Here is a blog post that talks more about how the consult form can act a prequalifier: One Way to Sort the Ideal form the Unideal.

As far as a resource, I recommend you get my Client Consultation guide. Not only does it give you usuable examples of an online intake/consultation form and questions you may want to ask, it will walk you through the entire consultation process from start to finish: from targeting clients, identifying your ideal client profile, prequalifying clients, how to conduct the actual consultation conversation and what questions to ask, how to follow-up afterward and what the next steps are once you take on a new client. It’s VERY thorough!

5. How do I handle a request for something I don’t know how to do (or do well)?

First, you have to distinguish what kind of business you are in.

Are you in the secretarial business where you’re simply doing one-off, transactional, piecemeal project work?

Or are you in the business of administrative support?

Because the two are completely different business models.

Once you answer that question, it will help answer subsequent questions about what kind of client needs that work, what work is entailed and so forth.

When you know what you do and who you do it for, and educate clients accordingly, this kind of thing isn’t as much of an issue.

However, let’s say you are in the administrative support business and the client asks if you do X thing.

Honesty is always best so tell them if it isn’t something you know how to do or that you have limited experience/knowledge with it.

That said, you can always let them know that you are willing to learn how to do it (IF you are interested in doing so, that is).

Or, you might look at this project or work and think to yourself: You know, this really doesn’t fall under administrative support at all and isn’t what I’m in business to do. They really need to be working with someone who is in the X business.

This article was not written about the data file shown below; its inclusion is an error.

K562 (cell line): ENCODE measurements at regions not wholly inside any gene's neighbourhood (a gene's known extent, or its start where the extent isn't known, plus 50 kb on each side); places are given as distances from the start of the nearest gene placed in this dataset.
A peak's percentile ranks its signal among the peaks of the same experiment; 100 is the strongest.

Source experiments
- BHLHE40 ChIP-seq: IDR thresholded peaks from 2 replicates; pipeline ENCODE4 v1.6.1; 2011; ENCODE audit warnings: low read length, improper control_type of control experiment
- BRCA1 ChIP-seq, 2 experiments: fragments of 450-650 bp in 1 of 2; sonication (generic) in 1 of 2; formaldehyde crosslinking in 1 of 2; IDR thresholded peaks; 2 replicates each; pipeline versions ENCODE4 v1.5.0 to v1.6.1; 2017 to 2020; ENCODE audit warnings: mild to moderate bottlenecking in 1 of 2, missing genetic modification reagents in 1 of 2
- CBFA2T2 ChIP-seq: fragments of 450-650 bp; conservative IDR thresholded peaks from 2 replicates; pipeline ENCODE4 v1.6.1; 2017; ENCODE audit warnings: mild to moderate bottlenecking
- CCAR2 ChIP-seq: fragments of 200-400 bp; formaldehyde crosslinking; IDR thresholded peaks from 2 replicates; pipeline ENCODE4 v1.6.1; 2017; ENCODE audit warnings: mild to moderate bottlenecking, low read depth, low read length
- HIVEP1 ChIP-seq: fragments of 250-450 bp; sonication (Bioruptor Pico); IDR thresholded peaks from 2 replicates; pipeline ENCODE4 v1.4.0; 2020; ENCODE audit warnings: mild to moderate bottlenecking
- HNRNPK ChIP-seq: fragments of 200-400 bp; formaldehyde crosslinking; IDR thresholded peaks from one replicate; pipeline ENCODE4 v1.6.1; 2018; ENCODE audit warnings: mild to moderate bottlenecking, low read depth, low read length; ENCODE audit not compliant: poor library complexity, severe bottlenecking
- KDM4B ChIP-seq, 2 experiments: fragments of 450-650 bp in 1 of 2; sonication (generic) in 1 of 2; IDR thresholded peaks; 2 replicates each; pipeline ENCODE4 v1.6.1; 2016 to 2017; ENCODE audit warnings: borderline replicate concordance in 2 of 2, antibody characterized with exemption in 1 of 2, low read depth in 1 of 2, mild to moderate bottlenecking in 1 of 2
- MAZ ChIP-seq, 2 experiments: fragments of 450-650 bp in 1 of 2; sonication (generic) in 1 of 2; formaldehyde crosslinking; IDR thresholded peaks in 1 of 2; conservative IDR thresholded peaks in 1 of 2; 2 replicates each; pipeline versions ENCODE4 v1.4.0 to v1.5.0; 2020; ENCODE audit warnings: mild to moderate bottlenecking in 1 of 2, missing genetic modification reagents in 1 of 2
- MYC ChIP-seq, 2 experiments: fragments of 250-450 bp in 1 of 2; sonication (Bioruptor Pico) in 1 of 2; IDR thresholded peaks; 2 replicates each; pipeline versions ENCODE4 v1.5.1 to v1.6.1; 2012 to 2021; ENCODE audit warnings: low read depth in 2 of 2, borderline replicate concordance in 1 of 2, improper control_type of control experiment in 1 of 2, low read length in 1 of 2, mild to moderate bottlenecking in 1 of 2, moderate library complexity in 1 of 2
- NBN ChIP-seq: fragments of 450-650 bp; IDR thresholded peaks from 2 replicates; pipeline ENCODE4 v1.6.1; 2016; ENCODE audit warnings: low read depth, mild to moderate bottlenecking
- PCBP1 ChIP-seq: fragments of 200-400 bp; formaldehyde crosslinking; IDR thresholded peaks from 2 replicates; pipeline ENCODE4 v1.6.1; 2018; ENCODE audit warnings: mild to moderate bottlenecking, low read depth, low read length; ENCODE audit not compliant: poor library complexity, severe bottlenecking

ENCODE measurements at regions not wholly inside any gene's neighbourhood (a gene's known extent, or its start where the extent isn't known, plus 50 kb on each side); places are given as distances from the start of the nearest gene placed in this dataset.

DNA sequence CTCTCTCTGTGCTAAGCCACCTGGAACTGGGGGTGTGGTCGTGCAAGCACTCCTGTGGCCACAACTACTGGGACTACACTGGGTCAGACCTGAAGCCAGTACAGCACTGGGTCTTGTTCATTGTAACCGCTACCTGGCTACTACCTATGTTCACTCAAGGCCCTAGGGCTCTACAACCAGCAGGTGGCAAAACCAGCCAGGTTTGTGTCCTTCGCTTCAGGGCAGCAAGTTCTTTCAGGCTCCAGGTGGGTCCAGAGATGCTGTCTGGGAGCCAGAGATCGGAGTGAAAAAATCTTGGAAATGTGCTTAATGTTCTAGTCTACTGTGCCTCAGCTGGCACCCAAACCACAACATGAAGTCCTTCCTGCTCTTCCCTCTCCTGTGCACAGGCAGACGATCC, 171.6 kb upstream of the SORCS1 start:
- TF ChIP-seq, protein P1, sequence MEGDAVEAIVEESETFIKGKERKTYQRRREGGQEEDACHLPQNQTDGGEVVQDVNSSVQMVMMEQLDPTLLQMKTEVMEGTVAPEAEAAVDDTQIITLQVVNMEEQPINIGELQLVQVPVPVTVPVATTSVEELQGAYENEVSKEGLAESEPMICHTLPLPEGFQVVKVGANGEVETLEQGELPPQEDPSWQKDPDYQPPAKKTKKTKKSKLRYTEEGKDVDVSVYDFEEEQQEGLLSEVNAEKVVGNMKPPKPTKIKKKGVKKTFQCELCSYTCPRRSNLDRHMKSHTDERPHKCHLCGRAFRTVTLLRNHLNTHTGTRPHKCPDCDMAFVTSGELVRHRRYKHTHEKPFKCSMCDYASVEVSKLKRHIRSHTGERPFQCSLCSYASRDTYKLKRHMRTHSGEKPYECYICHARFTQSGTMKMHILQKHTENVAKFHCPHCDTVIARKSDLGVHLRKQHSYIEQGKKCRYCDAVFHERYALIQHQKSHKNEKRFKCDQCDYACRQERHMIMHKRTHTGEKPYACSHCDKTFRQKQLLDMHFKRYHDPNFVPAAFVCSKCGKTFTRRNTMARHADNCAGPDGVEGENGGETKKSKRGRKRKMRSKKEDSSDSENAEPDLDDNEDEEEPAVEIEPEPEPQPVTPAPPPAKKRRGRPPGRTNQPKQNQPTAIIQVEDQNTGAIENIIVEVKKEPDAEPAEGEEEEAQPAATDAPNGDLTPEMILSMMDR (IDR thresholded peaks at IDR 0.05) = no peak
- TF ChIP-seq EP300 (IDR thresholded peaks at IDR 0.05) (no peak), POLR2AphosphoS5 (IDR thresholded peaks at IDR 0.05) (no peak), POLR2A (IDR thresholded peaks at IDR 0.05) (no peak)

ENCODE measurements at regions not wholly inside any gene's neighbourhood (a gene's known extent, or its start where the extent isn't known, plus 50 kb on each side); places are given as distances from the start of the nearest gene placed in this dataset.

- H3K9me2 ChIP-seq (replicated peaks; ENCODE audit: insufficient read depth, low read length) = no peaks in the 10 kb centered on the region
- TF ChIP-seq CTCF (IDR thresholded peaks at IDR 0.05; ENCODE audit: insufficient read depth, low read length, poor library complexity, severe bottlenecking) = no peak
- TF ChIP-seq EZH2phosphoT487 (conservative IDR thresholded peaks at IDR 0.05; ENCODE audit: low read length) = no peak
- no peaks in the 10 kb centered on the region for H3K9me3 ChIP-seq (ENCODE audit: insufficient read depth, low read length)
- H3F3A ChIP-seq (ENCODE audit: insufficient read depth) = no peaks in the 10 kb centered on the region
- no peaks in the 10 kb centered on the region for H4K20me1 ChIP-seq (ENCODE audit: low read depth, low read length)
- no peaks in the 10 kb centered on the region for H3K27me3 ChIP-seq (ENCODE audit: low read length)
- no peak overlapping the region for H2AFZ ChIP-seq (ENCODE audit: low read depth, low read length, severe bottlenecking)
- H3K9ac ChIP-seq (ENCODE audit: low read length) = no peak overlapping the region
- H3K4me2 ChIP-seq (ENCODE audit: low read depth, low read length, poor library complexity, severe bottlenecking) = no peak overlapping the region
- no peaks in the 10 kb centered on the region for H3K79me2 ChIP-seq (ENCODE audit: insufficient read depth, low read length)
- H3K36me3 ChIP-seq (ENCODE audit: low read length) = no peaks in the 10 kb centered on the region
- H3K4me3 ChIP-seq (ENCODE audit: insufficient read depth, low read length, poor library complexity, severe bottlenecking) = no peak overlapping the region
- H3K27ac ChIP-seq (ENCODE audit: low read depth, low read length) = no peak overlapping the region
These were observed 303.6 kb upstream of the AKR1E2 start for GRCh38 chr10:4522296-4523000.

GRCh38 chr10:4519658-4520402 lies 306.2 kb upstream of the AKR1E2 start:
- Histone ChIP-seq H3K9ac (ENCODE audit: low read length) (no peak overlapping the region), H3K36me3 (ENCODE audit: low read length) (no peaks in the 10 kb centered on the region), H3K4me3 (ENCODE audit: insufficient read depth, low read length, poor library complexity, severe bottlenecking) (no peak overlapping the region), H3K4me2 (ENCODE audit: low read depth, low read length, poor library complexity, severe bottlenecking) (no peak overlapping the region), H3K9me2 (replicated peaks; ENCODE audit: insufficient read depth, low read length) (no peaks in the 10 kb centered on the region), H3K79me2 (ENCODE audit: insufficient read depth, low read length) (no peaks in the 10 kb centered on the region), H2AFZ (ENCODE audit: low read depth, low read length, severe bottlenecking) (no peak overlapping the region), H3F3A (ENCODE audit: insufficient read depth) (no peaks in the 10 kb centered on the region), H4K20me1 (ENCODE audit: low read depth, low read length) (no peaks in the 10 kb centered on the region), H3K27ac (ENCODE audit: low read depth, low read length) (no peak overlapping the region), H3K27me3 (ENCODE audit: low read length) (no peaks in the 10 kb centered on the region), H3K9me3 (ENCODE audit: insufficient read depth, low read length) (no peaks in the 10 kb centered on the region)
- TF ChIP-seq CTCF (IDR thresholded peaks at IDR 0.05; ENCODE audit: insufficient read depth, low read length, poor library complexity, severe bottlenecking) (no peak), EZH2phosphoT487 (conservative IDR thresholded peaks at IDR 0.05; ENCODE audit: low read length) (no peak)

In that case, you might offer to help them locate the proper professional who IS in business to do that thing.

Or, in yet another example, perhaps you have a separate division in your company that does this thing, in which case you would take them through those separate processes for intaking that kind of work or project and charge them separately for it.

You have to always remember that administrative support is not a catchall term for “anything and everything.”

Just because a client asks doesn’t mean you’re supposed to comply. They need educating.

If you were a plumber and someone asked you to fix their car, that wouldn’t make any sense, right?

And you’d inform them very simply and helpfully that what they need is an auto mechanic, not a plumber.

Same thing here.

YOU have to decide what administrative support consists of in your business and what doesn’t.

When you have that clarity yourself, you shouldn’t have any qualms about letting clients know when something doesn’t fall under the umbrella of your support.

Always be clear and upfront with clients about what’s what in your business. You’re not going to look bad in any way for not taking on or knowing how to do something or needing to refer them to another kind of professional entirely when that’s the case.

The only time you will look bad and create ill will is by not being honest and straightforward.

I hope that helps! Let me know if you questions on any of this. :)

Setting Policies for Great Communication with Clients and Prospects